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The 3 Most Depressing Minor Characters in Famous Movies

I'm not great at dealing with human beings and their feelings. Sometimes a person does that thing with their face where it changes into a shape that is altogether unpleasant and there's no way I can make the face go back to normal, even with money and snacks. Close friends are kind enough to realize that they'd have a better shot at receiving empathy if they talked their problems out with friends that aren't me, or helpful-looking strangers, or a dog of above-average intelligence. I'm great for remembering where people parked and untangling difficult knots, but absolute dogshit at helping you deal with emotional issues.

This problem (which I am in no way working to fix) probably stems from the fact that all of my empathy is reserved for the fictional characters on my television and movie screen. My heart breaks not just for the obvious candidates -- your Eponines, your Bambis, your Misters T, and so on -- but for every sad character, even and especially the minor ones that I feel like no one else is paying attention to.

#3. Unnamed Lonely Bus Driver (Mrs. Doubtfire)

20th Century Fox

In Mrs. Doubtfire, Robin Williams has to dress up as a sweet Irish lady and pose as a nanny in a misguided attempt to be closer to his children. He does a bunch of voices, there are some shenanigans, there's obviously a scene where he has to balance dinner with his family as his widowed alter ego Mrs. Doubtfire and a dinner with his boss as himself at the same time in the same restaurant. It is, in general, one of the most '90s movies ever made. When annoyingly young people ask me what the '90s were like, I show them Mrs. Doubtfire, Space Jam, Independence Day, and The Rock.

In between shenanigans and montages set to Aerosmith songs, we meet a sweet old bus driver played by the late Sydney Walker.

20th Century Fox

Williams as Doubtfire has to take a late bus home from work most nights, and this bus driver is usually the only other person on the bus. When he sees her, he smiles and sweetly flirts with her. It's cute. And the audience watching along is supposed to laugh because, hehehe, the bus driver doesn't realize he's flirting with a guy!

There was no reason for the movie to follow up with this guy because the character only exists as a joke. (In the less sensitive and politically correct '90s, "Man likes other man but doesn't know it!" was an incredibly popular punchline.) I don't know what went wrong in my brain to make me this way, but I think about that guy all the time. To begin with, he's a lonely old man who works the late shift for a bus that is almost always empty. He's obviously single, which means his wife either died or left him, or he still hasn't managed to find someone yet. Then he meets a woman who seems sweet and seems his age and isn't rebuffing his advances, so he probably suspects she's single. Available women his age are probably hard to come by, and now he's found a pretty one that actually seems to like him; he must feel pretty lucky.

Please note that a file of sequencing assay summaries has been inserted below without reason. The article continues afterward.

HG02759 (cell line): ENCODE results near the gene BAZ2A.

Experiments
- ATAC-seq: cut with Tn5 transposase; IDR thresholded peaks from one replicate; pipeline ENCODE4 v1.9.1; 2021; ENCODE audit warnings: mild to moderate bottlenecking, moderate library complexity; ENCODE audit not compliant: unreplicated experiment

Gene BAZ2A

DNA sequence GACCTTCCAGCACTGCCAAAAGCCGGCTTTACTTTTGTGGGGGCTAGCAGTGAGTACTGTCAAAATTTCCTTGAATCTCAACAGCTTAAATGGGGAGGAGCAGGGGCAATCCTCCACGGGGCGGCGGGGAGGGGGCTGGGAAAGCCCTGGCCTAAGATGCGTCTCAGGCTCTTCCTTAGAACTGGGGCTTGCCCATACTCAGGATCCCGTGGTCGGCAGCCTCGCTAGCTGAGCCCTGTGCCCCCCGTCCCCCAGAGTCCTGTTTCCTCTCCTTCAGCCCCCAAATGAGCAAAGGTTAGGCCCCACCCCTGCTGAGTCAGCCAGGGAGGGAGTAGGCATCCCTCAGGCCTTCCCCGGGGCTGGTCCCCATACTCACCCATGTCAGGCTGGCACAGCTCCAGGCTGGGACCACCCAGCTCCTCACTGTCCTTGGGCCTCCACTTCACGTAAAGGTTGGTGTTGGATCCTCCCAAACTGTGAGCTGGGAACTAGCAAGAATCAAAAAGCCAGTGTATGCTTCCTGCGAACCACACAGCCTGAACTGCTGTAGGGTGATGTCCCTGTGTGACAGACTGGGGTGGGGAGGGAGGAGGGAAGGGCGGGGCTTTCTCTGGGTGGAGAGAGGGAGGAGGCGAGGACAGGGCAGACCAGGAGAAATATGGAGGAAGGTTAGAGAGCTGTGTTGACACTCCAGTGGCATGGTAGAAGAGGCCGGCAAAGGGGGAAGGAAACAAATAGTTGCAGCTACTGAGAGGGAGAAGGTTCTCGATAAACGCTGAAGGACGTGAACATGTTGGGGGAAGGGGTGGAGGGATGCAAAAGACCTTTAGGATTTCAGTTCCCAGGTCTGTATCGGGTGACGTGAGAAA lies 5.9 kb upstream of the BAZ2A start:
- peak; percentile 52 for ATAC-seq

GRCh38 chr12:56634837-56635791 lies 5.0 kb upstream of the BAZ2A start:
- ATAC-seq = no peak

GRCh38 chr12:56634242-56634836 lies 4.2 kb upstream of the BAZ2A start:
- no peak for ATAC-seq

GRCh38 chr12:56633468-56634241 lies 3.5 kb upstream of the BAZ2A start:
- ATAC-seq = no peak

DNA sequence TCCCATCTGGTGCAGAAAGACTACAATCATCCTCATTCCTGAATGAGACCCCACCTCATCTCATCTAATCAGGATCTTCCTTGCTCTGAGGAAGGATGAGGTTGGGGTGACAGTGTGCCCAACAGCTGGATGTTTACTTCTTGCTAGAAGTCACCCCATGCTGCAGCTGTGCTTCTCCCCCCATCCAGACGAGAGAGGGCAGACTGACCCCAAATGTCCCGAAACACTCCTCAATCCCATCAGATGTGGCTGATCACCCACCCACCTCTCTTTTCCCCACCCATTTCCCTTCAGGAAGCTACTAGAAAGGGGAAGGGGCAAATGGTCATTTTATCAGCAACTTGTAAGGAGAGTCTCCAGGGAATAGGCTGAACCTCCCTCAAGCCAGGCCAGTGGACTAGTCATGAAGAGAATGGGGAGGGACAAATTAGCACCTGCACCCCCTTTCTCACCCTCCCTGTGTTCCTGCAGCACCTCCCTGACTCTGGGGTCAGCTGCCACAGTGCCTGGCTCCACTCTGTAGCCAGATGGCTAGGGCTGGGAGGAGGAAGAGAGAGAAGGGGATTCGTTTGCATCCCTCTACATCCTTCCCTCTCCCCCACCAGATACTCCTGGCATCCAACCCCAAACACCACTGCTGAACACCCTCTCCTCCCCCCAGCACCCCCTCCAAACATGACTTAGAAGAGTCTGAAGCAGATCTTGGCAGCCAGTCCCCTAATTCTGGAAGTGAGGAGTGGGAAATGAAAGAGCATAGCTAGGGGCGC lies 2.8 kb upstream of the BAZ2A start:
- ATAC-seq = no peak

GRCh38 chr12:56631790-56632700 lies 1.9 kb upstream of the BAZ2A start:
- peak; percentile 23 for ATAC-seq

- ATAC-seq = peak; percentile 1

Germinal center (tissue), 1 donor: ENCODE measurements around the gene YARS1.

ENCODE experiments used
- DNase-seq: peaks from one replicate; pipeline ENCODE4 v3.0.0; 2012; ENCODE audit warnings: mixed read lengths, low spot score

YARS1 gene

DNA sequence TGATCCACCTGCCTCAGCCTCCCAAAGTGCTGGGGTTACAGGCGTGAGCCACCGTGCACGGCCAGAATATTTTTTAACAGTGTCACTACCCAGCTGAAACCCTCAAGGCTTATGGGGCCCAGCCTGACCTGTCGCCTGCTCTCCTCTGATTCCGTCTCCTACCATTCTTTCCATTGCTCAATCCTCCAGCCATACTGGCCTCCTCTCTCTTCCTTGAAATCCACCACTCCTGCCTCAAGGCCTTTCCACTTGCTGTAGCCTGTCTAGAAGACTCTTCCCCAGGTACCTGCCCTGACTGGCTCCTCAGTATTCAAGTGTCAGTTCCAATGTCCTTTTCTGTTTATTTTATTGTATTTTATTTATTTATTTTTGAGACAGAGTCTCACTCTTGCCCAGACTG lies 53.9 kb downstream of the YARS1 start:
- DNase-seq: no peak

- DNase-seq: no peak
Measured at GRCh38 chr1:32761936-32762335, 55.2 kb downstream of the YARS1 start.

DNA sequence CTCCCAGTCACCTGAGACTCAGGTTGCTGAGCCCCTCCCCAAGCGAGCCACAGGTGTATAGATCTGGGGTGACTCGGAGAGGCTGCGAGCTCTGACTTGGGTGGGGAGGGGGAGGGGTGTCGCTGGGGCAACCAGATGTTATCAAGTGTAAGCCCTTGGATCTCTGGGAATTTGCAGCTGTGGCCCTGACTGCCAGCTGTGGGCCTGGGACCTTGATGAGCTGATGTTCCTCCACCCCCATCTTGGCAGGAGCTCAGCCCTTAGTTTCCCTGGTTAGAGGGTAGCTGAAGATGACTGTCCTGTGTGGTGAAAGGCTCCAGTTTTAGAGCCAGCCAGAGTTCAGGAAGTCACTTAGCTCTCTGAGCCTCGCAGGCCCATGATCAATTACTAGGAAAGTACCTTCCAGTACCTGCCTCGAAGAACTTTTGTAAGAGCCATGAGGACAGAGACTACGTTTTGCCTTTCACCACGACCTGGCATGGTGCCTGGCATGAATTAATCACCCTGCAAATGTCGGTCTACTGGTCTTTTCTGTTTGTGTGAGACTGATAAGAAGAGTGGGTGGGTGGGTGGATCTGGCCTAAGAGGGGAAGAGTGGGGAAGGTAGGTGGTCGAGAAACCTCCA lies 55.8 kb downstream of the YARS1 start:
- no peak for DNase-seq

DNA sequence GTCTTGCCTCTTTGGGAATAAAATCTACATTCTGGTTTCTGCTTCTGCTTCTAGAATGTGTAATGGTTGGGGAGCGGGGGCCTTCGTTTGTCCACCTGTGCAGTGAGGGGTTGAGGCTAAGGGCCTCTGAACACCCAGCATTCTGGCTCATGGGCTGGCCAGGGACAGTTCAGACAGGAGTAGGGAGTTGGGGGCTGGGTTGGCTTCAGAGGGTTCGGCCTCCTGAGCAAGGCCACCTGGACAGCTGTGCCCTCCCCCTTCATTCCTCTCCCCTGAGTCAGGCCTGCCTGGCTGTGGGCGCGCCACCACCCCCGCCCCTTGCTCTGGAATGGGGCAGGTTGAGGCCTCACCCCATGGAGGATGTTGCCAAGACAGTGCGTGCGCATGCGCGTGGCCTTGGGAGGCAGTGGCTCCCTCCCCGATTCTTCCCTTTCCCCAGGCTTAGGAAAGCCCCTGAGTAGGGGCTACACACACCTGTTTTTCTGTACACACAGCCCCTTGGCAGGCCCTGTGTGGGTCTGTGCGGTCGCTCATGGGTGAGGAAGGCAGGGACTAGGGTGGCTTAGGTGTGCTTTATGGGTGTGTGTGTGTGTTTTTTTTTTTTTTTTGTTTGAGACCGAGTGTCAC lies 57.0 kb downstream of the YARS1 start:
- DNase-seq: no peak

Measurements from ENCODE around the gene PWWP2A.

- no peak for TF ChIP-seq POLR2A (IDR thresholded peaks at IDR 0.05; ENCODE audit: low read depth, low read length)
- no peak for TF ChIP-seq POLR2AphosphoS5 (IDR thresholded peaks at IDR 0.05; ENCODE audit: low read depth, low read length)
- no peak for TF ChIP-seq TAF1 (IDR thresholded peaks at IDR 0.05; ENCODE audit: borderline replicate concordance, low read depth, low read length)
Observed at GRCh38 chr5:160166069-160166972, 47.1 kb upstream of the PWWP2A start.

20th Century Fox
This was his Basic Instinct.

He also seems like just the sweetest man. When he sees Mrs. Doubtfire's bare legs covered in the thick and wild fur that is Robin Williams' natural pelt, he doesn't balk or abandon his flirtation like some other, more shallow men might. He accepts Mrs. Doubtfire, bear-like legs and all, as "Natural. Healthy. Just the way God made you."

20th Century Fox

20th Century Fox

I think about this man and the way he looks and smiles at Mrs. Doubtfire, and I can't help but think that seeing this woman and briefly getting the opportunity to flirt with her is the highlight of his day. Maybe tonight'll be the night I ask her out. Nothing big, just a cup of coffee or something, I imagine him saying to himself at his house, alone, because I'm the kind of person who thinks like that, because I'm a lunatic.

Or maybe he'll never ask her out because he doesn't need to. I say this as a guy who has been nervous, awkward, and lonely in his life: Sometimes seeing the courage you muster to flirt with a stranger rewarded with the smile of a pretty girl is enough to carry you through anything. Maybe the few minutes every night that he gets to spend admiring the beautiful stranger is keeping this sweet old (fictional, remember that he's fictional, Daniel) man going. A nightly flirting routine that reminds him of his younger days, when he had the time and opportunity to flirt with beautiful women. Every night he gets to time travel to the swagger of his youth.

20th Century Fox
"You're my tropical island in an ocean of bus-hobo pee."

Mrs. Doubtfire gets her own TV show by the end of the movie. That means the bus driver is going to see it, check the credits, find out that it's Robin Williams in a wig, and just crash. I'm not saying this is a Crying Game situation, where he'll freak out because he's horrified for being attracted to a man; I'm saying he'll be crushed when he finds out that the harmless, nightly flirting ritual with the attractive stranger was just a bunch of bullshit. It was probably hard enough on the bus driver when Mrs. Doubtfire suddenly stopped showing up on his bus route -- now he has to find out she doesn't even exist?

Back to the lonely bus route. The only thing he has.

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Daniel O'Brien

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